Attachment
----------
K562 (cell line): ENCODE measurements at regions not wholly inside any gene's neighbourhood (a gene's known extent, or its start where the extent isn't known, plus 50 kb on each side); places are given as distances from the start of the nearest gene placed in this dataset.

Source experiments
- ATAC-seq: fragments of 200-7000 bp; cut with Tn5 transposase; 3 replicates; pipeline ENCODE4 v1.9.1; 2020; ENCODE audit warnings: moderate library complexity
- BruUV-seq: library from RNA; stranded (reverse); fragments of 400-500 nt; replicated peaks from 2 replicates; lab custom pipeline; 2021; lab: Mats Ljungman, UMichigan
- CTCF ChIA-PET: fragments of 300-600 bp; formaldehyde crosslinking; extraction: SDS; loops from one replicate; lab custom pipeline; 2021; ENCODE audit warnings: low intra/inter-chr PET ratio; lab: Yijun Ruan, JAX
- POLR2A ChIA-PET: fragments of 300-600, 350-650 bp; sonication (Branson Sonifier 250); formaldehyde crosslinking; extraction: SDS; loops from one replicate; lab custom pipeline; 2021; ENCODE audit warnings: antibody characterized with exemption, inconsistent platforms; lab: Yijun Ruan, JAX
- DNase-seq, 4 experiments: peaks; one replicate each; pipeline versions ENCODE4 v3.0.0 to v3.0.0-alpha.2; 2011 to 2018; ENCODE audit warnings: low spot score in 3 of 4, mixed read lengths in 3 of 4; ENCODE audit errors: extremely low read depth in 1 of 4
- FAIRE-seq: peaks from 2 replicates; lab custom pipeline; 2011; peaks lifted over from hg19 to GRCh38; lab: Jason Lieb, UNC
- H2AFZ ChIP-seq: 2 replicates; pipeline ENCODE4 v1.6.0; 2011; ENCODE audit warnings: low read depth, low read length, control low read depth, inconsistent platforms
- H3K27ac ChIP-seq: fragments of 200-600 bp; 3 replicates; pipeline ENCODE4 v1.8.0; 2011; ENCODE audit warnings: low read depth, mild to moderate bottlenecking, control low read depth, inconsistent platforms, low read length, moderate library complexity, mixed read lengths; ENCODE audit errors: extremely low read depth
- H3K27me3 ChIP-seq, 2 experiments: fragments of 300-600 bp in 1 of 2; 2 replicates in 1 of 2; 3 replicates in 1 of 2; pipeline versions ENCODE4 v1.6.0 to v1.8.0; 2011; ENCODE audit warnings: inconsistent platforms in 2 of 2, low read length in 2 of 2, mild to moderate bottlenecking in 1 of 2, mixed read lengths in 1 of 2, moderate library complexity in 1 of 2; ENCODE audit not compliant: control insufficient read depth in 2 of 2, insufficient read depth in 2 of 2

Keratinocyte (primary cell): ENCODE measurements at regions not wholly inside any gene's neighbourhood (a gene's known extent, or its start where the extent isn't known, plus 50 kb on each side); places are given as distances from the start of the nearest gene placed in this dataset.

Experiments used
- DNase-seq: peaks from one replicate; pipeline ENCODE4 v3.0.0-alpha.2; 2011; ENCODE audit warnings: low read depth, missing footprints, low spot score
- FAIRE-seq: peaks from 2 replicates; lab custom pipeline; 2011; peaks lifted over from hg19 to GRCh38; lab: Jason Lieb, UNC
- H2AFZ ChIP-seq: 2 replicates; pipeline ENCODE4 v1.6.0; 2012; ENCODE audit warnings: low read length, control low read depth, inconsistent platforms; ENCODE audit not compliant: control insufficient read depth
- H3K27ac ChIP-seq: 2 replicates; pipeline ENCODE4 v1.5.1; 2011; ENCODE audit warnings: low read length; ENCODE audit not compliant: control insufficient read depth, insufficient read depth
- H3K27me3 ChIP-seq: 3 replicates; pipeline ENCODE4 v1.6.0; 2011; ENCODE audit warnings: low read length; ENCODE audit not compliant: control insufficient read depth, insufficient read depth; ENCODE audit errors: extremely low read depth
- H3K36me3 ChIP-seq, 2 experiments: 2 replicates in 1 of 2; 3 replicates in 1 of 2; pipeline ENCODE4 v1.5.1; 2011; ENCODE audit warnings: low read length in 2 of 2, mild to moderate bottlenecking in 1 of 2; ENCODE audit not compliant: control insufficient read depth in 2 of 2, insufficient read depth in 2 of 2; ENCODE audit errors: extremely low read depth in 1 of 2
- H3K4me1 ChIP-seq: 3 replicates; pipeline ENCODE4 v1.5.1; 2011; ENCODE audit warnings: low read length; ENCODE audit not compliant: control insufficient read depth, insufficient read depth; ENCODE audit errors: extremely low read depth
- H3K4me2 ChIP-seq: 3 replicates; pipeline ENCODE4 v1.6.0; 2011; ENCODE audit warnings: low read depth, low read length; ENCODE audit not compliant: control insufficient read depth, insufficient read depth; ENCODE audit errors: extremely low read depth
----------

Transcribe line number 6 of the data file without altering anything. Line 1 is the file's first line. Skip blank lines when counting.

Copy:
- POLR2A ChIA-PET: fragments of 300-600, 350-650 bp; sonication (Branson Sonifier 250); formaldehyde crosslinking; extraction: SDS; loops from one replicate; lab custom pipeline; 2021; ENCODE audit warnings: antibody characterized with exemption, inconsistent platforms; lab: Yijun Ruan, JAX